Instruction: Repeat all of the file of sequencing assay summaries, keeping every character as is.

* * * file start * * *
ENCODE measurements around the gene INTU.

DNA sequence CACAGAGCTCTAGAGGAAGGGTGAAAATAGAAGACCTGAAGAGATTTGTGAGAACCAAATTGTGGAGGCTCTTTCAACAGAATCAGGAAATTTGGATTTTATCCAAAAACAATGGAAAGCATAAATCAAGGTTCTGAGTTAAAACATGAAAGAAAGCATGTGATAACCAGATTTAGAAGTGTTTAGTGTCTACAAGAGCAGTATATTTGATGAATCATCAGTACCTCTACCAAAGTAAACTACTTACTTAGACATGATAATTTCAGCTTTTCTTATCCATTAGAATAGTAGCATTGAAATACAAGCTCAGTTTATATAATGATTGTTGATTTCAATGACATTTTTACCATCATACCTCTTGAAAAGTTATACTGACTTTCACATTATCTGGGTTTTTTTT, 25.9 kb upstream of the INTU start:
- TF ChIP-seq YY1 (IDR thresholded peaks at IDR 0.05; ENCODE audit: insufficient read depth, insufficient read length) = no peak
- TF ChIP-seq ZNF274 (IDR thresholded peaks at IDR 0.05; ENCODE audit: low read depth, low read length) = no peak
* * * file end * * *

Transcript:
ENCODE measurements around the gene INTU.

DNA sequence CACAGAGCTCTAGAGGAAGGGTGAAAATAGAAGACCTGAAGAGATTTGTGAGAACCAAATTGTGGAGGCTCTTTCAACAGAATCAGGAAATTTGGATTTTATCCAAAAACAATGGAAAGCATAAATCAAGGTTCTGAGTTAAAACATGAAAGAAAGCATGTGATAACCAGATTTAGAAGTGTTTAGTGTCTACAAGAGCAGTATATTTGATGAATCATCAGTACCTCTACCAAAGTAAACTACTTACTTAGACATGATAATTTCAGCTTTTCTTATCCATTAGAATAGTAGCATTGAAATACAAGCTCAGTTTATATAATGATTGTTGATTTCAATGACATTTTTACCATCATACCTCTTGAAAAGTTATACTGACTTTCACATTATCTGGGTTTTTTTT, 25.9 kb upstream of the INTU start:
- TF ChIP-seq YY1 (IDR thresholded peaks at IDR 0.05; ENCODE audit: insufficient read depth, insufficient read length) = no peak
- TF ChIP-seq ZNF274 (IDR thresholded peaks at IDR 0.05; ENCODE audit: low read depth, low read length) = no peak